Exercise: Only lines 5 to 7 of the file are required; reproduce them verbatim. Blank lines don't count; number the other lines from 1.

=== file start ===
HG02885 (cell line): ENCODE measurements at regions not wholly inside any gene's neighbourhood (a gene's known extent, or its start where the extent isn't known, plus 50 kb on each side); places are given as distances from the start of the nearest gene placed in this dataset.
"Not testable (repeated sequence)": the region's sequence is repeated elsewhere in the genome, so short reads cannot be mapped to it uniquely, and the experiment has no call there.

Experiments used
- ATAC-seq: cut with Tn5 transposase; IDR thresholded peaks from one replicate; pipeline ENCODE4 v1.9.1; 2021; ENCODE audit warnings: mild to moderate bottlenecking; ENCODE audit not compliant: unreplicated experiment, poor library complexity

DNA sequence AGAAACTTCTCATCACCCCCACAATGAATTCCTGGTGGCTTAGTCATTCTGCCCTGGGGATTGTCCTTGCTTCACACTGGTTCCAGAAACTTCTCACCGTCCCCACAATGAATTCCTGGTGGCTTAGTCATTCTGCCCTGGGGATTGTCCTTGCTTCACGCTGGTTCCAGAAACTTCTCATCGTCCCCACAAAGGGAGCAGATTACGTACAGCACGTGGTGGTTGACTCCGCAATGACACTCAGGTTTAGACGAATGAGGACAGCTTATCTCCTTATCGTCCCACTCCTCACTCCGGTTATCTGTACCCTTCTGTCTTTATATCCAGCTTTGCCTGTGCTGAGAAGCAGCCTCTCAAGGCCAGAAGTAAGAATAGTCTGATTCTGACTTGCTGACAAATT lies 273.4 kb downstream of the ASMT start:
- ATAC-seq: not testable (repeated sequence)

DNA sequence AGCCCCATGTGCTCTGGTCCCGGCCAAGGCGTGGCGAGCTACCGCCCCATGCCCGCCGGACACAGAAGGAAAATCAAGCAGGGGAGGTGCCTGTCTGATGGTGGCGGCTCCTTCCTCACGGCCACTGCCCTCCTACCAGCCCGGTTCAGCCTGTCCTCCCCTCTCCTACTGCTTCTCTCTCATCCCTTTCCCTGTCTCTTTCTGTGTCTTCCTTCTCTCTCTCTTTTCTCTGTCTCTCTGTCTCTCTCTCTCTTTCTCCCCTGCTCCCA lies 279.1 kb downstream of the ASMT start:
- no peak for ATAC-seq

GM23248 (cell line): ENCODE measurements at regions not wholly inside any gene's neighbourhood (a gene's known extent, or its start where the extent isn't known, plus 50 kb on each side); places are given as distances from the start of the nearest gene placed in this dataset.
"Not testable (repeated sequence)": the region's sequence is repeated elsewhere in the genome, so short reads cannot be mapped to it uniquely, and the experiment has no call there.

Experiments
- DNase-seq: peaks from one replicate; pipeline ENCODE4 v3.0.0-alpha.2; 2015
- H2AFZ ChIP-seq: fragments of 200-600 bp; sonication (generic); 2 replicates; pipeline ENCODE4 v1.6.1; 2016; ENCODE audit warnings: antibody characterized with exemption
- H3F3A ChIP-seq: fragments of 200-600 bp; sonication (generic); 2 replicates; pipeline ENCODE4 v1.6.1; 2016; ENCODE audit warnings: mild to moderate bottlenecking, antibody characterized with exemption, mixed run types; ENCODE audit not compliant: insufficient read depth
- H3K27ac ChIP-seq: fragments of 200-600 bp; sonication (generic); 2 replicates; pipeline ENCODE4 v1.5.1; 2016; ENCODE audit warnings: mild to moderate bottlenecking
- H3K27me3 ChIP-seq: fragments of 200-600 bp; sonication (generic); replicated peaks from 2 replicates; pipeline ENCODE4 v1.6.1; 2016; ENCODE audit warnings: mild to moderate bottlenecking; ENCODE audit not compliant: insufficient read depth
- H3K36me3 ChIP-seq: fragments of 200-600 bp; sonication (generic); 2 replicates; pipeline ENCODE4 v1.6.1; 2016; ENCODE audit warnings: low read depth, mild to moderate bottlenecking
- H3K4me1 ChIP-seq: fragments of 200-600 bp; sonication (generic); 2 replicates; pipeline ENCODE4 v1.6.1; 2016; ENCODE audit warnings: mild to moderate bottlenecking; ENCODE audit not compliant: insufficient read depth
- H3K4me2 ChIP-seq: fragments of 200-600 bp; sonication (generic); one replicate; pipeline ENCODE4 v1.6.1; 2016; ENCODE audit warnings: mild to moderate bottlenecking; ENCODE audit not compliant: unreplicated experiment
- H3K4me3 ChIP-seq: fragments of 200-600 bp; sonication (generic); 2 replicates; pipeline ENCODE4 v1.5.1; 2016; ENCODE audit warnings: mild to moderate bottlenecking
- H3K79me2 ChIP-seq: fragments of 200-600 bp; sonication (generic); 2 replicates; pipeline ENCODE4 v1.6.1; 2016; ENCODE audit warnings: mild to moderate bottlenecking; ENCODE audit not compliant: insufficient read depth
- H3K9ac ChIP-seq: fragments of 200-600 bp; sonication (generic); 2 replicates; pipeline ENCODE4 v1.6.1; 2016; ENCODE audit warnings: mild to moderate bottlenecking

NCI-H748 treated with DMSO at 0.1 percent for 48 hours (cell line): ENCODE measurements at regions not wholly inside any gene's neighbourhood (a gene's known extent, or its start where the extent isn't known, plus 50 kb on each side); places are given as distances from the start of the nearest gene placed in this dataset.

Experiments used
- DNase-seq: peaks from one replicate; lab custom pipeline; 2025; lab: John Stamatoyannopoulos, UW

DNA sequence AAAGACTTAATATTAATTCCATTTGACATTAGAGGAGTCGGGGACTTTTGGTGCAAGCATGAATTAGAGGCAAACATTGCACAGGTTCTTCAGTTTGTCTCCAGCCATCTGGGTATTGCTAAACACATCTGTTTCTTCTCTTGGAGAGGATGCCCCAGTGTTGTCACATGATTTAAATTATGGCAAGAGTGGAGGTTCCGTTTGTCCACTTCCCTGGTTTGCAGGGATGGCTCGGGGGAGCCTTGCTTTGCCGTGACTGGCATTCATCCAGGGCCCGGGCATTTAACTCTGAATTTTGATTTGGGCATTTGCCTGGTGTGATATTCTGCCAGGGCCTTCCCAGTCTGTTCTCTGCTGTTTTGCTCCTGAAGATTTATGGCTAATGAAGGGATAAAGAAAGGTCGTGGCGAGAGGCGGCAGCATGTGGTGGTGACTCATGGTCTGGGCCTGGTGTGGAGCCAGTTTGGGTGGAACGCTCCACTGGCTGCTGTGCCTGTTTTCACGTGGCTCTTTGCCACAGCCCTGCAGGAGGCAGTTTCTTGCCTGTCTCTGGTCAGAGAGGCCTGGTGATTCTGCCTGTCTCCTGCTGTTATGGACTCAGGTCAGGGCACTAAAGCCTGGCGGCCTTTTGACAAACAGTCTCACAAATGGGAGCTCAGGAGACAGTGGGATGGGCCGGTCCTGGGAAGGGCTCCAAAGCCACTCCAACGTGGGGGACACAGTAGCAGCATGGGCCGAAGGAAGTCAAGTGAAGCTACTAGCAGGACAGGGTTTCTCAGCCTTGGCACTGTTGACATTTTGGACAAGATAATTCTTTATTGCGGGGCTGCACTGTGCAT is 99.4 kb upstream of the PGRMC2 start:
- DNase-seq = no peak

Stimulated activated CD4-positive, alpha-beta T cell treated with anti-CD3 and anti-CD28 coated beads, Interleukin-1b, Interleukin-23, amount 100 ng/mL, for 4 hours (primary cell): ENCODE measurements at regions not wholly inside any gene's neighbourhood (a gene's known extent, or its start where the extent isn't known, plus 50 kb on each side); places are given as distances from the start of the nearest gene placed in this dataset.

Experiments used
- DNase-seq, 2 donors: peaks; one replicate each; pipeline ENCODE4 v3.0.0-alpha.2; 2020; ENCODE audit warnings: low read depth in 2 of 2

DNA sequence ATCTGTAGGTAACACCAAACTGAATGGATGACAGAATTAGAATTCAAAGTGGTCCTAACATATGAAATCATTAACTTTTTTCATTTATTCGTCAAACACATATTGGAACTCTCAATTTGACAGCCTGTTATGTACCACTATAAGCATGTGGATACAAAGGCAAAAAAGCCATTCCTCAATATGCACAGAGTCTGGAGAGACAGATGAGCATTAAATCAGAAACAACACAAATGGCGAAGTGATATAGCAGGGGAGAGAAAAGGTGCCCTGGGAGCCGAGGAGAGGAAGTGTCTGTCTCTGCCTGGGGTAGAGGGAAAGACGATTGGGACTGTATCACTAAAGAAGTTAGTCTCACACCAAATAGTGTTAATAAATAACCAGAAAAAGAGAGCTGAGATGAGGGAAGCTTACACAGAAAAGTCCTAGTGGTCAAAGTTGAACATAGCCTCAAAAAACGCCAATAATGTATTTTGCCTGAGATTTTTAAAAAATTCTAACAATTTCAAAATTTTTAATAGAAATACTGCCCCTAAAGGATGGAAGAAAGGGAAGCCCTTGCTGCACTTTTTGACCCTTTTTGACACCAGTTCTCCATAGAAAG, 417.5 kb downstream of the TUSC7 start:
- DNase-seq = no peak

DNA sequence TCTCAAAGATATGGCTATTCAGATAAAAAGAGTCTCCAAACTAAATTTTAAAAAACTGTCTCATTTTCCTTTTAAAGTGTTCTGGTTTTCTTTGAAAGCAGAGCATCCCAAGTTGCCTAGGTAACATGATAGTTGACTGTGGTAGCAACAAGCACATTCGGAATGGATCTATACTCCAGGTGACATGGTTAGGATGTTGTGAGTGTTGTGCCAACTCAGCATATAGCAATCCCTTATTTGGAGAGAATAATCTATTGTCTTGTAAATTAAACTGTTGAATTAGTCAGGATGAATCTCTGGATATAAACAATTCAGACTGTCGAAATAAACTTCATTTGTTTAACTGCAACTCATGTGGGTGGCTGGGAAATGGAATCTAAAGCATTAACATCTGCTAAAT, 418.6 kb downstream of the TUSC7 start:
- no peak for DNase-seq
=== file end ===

DNA sequence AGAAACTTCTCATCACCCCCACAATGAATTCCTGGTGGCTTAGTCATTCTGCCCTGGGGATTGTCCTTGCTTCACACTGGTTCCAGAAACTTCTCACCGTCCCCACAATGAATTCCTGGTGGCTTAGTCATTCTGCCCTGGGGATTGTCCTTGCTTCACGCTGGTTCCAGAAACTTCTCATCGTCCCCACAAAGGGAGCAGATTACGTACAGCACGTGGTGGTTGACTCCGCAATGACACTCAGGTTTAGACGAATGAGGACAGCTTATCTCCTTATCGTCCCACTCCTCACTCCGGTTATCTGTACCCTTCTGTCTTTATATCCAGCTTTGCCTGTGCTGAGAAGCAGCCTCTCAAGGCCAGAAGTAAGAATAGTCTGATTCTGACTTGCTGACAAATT lies 273.4 kb downstream of the ASMT start:
- ATAC-seq: not testable (repeated sequence)

DNA sequence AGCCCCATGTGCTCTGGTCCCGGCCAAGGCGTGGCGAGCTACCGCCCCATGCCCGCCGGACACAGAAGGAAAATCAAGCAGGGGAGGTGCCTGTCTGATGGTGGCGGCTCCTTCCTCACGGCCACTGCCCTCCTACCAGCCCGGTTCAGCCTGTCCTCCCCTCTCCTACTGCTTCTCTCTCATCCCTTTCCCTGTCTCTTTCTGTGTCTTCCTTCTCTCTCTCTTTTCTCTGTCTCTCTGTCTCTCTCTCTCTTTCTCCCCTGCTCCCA lies 279.1 kb downstream of the ASMT start: